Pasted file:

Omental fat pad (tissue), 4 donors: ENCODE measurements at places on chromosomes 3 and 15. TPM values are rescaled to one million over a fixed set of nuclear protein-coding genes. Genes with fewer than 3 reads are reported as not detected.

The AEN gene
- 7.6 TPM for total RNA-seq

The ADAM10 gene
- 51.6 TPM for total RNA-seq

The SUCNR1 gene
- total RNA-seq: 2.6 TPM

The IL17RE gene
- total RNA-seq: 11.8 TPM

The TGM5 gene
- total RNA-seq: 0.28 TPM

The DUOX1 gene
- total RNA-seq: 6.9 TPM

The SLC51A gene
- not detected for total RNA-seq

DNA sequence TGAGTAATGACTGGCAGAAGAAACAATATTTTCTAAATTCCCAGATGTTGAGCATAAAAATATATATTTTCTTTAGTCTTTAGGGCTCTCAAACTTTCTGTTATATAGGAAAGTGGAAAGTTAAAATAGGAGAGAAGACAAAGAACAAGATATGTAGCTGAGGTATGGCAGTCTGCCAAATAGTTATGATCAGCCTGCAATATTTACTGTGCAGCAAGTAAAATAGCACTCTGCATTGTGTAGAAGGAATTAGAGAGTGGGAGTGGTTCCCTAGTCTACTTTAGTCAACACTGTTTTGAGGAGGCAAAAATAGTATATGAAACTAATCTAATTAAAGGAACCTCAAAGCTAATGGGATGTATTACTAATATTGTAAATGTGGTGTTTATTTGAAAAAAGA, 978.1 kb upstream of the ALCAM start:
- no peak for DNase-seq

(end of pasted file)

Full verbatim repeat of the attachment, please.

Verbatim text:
Omental fat pad (tissue), 4 donors: ENCODE measurements at places on chromosomes 3 and 15. TPM values are rescaled to one million over a fixed set of nuclear protein-coding genes. Genes with fewer than 3 reads are reported as not detected.

The AEN gene
- 7.6 TPM for total RNA-seq

The ADAM10 gene
- 51.6 TPM for total RNA-seq

The SUCNR1 gene
- total RNA-seq: 2.6 TPM

The IL17RE gene
- total RNA-seq: 11.8 TPM

The TGM5 gene
- total RNA-seq: 0.28 TPM

The DUOX1 gene
- total RNA-seq: 6.9 TPM

The SLC51A gene
- not detected for total RNA-seq

DNA sequence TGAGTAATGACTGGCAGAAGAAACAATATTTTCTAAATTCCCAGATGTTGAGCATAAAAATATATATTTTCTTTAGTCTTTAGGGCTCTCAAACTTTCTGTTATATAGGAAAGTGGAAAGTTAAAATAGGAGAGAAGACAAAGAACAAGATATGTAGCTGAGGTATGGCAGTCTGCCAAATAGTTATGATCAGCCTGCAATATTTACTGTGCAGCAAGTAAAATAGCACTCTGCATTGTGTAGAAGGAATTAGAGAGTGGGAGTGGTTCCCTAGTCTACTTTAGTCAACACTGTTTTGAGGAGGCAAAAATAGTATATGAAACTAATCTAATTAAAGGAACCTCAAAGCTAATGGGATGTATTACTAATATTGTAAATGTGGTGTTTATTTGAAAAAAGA, 978.1 kb upstream of the ALCAM start:
- no peak for DNase-seq